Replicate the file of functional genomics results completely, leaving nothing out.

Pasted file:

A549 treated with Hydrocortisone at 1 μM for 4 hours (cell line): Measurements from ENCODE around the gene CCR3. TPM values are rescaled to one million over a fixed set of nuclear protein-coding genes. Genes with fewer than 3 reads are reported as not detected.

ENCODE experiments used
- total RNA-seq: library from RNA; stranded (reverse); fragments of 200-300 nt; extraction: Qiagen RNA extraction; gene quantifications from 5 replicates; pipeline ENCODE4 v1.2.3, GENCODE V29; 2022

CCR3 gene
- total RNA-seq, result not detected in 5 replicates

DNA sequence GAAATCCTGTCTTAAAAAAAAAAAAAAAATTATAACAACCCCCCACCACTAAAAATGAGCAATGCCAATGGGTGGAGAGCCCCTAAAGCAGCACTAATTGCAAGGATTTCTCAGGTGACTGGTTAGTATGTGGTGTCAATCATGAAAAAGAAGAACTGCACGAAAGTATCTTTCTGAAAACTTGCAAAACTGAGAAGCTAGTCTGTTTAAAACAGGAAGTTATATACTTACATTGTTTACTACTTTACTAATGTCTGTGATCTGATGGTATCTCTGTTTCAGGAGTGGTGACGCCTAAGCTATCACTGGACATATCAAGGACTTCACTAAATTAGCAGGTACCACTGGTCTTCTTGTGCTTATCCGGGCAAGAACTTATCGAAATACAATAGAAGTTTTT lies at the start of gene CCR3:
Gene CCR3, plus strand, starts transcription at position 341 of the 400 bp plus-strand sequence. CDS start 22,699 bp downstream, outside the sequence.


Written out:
A549 treated with Hydrocortisone at 1 μM for 4 hours (cell line): Measurements from ENCODE around the gene CCR3. TPM values are rescaled to one million over a fixed set of nuclear protein-coding genes. Genes with fewer than 3 reads are reported as not detected.

ENCODE experiments used
- total RNA-seq: library from RNA; stranded (reverse); fragments of 200-300 nt; extraction: Qiagen RNA extraction; gene quantifications from 5 replicates; pipeline ENCODE4 v1.2.3, GENCODE V29; 2022

CCR3 gene
- total RNA-seq, result not detected in 5 replicates

DNA sequence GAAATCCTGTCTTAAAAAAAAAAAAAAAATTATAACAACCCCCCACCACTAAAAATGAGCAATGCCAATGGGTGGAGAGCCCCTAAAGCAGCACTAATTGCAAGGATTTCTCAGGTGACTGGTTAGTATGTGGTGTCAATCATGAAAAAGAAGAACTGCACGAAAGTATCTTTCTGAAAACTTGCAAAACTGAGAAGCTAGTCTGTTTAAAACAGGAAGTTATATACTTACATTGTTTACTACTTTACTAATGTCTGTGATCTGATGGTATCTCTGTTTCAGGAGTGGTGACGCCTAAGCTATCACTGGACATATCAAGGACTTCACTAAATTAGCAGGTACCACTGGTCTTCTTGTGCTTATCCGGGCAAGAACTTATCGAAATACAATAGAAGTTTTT lies at the start of gene CCR3:
Gene CCR3, plus strand, starts transcription at position 341 of the 400 bp plus-strand sequence. CDS start 22,699 bp downstream, outside the sequence.